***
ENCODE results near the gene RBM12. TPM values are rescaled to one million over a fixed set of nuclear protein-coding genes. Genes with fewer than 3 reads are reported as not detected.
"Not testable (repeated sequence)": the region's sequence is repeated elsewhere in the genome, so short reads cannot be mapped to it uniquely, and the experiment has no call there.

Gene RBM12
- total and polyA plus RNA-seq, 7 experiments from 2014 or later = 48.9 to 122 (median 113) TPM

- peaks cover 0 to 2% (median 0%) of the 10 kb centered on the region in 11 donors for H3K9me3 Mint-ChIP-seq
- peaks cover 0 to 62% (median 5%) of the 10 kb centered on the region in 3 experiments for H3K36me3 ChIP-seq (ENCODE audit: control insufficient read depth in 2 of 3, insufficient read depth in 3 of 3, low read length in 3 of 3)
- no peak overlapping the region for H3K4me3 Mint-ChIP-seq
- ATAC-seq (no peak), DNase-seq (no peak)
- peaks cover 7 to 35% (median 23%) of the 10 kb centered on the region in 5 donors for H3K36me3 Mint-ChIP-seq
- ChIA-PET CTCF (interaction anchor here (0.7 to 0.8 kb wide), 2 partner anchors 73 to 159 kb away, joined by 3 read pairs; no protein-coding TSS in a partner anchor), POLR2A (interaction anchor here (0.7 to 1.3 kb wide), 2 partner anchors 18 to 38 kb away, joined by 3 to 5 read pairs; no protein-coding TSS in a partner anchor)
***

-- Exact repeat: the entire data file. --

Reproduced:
ENCODE results near the gene RBM12. TPM values are rescaled to one million over a fixed set of nuclear protein-coding genes. Genes with fewer than 3 reads are reported as not detected.
"Not testable (repeated sequence)": the region's sequence is repeated elsewhere in the genome, so short reads cannot be mapped to it uniquely, and the experiment has no call there.

Gene RBM12
- total and polyA plus RNA-seq, 7 experiments from 2014 or later = 48.9 to 122 (median 113) TPM

- peaks cover 0 to 2% (median 0%) of the 10 kb centered on the region in 11 donors for H3K9me3 Mint-ChIP-seq
- peaks cover 0 to 62% (median 5%) of the 10 kb centered on the region in 3 experiments for H3K36me3 ChIP-seq (ENCODE audit: control insufficient read depth in 2 of 3, insufficient read depth in 3 of 3, low read length in 3 of 3)
- no peak overlapping the region for H3K4me3 Mint-ChIP-seq
- ATAC-seq (no peak), DNase-seq (no peak)
- peaks cover 7 to 35% (median 23%) of the 10 kb centered on the region in 5 donors for H3K36me3 Mint-ChIP-seq
- ChIA-PET CTCF (interaction anchor here (0.7 to 0.8 kb wide), 2 partner anchors 73 to 159 kb away, joined by 3 read pairs; no protein-coding TSS in a partner anchor), POLR2A (interaction anchor here (0.7 to 1.3 kb wide), 2 partner anchors 18 to 38 kb away, joined by 3 to 5 read pairs; no protein-coding TSS in a partner anchor)